While it isn’t commonly known, you are able to borrow from a 401(k) plan by using an aptly named 401(k) loan. There are certain restrictions such as a five year limit to repay the loan (if you don’t want to pay early withdrawal fees), you can’t borrow more than 50% of your vested value, and if you leave your job you need to repay the loan in 60 days.

Additionally, don’t forget that you are taking money from your retirement fund. Should you not be able to repay in full, keep in mind what the consequences may be in the future.

3. Debt settlement

When debt settlement occurs, creditors agree to forgive a large part of your debt. In general, a debt settlement agreement happens when the borrower offers to pay a decently large lump-sum in return for a certain amount of the debt being forgiven. For those with access to funds, but finding long term repayment difficult, this can be a potentially helpful method.

4. Build and maintain healthy credit habits

One of the best ways to avoid debt and the need for credit card consolidation is to build healthy credit habits. Factors such as a low credit utilization ratio, monthly credit reviews and payments (as well as automated payments), and shopping for the best low rate credit card can help you stay on top of your debt.


Start your payoff plan right now

Build your payoff plan with MyCredello and you’ll be able to clear your debt sooner than you thought

Build your payoff plan with MyCredello and you’ll be able to clear your debt sooner than you thought


The best way to consolidate credit card debt on your own can vary from person to person, but balance transfer, personal loans, and utilizing 0% APR credit cards are all common strategies. Keep in mind that there are fees and other costs that can be associated with consolidating credit card debt, so be aware of the benefits and drawbacks of each strategy.

Read More: How to Consolidate Credit Card Debt on Your Own?

When looking for the best way to consolidate credit cards without hurting your credit, it’s important to remember that on time and in full payments are some of the fastest ways to increase your credit score. Do not take on additional credit if you are unable to meet the monthly payments. If possible, consolidate your debt into a format with 0% interest rate, such as using certain credit cards, so that the impact from the debt is minimized if you can’t pay.

Related Reading: How to Consolidate Credit Card Debt Without Hurting Your Credit?

There are a number of financial institutions that offer options for credit card debt consolidation loans. Working with a lender who you have an established history with may come with perks, such as customer support. However, you may be able to get a better interest rate from an online lender. When you get prequalified for a personal loan with multiple lenders, you can compare the options to find the best one.

Compare: Best Debt Consolidation Loans

Consolidating your credit card bills can be done with balance transfers, personal loans, cash-out financing, or debt settlement in the event it is necessary. The best way to avoid needing to learn the best way to consolidate credit card debt is by practicing good credit habits and avoiding taking on more than you can pay back.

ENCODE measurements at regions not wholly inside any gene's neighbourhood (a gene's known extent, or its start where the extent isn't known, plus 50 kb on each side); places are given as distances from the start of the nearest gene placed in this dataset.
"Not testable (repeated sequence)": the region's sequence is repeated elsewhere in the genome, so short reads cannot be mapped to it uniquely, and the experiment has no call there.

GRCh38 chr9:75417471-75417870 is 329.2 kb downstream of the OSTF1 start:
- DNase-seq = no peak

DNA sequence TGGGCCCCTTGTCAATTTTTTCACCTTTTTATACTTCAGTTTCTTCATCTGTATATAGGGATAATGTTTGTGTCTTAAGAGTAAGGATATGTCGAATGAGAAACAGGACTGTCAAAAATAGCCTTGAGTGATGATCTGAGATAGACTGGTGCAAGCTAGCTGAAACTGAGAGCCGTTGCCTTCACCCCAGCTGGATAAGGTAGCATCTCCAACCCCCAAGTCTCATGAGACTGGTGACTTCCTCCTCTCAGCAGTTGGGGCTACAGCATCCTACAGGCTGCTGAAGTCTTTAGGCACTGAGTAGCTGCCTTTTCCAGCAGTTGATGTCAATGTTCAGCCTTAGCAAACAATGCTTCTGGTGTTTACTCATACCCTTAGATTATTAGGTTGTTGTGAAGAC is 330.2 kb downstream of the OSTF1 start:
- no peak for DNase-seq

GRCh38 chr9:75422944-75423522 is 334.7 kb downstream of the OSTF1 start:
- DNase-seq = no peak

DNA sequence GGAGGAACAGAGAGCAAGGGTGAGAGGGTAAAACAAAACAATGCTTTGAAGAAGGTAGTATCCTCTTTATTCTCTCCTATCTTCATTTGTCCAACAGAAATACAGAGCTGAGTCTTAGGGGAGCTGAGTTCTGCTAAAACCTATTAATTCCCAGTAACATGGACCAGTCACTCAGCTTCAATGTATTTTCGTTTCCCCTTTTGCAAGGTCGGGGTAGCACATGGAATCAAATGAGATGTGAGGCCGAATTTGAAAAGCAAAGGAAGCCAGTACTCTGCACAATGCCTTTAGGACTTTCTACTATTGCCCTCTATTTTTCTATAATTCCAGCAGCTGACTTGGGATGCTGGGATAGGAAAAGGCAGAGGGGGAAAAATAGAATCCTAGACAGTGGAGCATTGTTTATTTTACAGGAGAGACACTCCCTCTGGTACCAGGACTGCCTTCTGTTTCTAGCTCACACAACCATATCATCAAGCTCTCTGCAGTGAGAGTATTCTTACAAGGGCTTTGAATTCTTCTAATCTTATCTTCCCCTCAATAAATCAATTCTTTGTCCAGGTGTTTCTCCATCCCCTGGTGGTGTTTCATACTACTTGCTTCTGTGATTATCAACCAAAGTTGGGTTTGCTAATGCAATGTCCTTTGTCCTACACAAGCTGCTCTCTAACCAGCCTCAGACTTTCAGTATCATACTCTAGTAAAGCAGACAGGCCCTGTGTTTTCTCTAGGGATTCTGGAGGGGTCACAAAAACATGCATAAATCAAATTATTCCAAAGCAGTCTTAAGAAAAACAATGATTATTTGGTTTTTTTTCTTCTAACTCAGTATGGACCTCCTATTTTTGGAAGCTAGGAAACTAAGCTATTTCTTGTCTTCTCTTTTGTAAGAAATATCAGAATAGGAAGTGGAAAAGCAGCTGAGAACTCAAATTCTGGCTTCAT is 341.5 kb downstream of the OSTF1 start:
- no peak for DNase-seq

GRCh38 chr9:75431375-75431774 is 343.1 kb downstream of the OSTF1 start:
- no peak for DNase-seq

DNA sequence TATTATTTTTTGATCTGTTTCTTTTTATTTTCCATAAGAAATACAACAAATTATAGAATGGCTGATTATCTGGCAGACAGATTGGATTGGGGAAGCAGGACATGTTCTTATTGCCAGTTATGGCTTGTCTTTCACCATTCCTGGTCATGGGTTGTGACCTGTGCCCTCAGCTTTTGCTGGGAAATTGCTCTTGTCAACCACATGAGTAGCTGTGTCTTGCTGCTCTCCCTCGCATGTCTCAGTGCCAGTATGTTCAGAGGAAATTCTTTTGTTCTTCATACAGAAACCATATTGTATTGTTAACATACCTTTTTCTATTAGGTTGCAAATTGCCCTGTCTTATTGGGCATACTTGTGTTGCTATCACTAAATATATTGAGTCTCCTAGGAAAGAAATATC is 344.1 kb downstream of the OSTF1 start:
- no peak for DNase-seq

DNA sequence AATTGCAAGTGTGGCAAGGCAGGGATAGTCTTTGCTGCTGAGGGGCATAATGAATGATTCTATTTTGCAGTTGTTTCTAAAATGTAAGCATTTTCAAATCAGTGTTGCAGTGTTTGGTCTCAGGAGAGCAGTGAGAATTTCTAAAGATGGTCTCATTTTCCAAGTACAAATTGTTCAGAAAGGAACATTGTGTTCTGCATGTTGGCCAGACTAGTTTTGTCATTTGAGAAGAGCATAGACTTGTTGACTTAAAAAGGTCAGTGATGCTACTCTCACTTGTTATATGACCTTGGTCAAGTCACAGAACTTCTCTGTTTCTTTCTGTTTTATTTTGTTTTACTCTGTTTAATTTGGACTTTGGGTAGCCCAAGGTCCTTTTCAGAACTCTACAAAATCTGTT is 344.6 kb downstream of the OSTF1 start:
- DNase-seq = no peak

Related Reading: How Bill Consolidation Loans Work?

Even if you have a low credit score, it’s still possible to consolidate credit card debt. However, in most cases, the lower your score the higher the interest rate on the consolidation financing will be. In some cases, you may not be able to get a lower rate on the consolidation option than your current debt. Your best options would be to use a balance transfer credit card, a personal loan, or tap into your home equity.

Related Reading: How to Consolidate Debt with Bad Credit?

When you consolidate your credit card debt in a mortgage refinance, you can put the home equity toward paying off the credit card. This option is called a cash-out refinance, and it can get you a lower monthly payment and interest rate on your home mortgage. However, cashing out the equity in your home means you’re losing that equity, as well as increasing your mortgage debt and extending the loan term.

To consolidate credit card debt into one card, you can use a balance transfer credit card. These cards typically have a 0% APR introductory period, so you can transfer your outstanding balances to one card and then have a period of time where you can pay off the card without accumulating interest. Just be sure to pay off the debt before the introductory period is up, or face high interest rates on the balance.

If you have student loans and credit card debt, one of the best options is to consolidate using a personal loan. If you have excellent credit, you’ll likely get the best interest rate and term with a personal loan.

When trying to combine credit cards into one card, it’s important to look at whether or not the consolidation closes credit cards. The answer to this question is that it depends on the situation. Debt consolidation alone will not close your credit card account, this is something you will still be responsible for. However, if the consolidation is a part of a debt consolidation plan, your debt consolidation partner will likely inform you that you should close your account.

Yes, partaking in debt consolidation in the past will not affect whether or not you can get a credit card in the future. However, if you are taking part in debt consolidation due to missing payments and more from a credit card company, they may not be willing to open another account for you again in the future due to a higher perceived risk.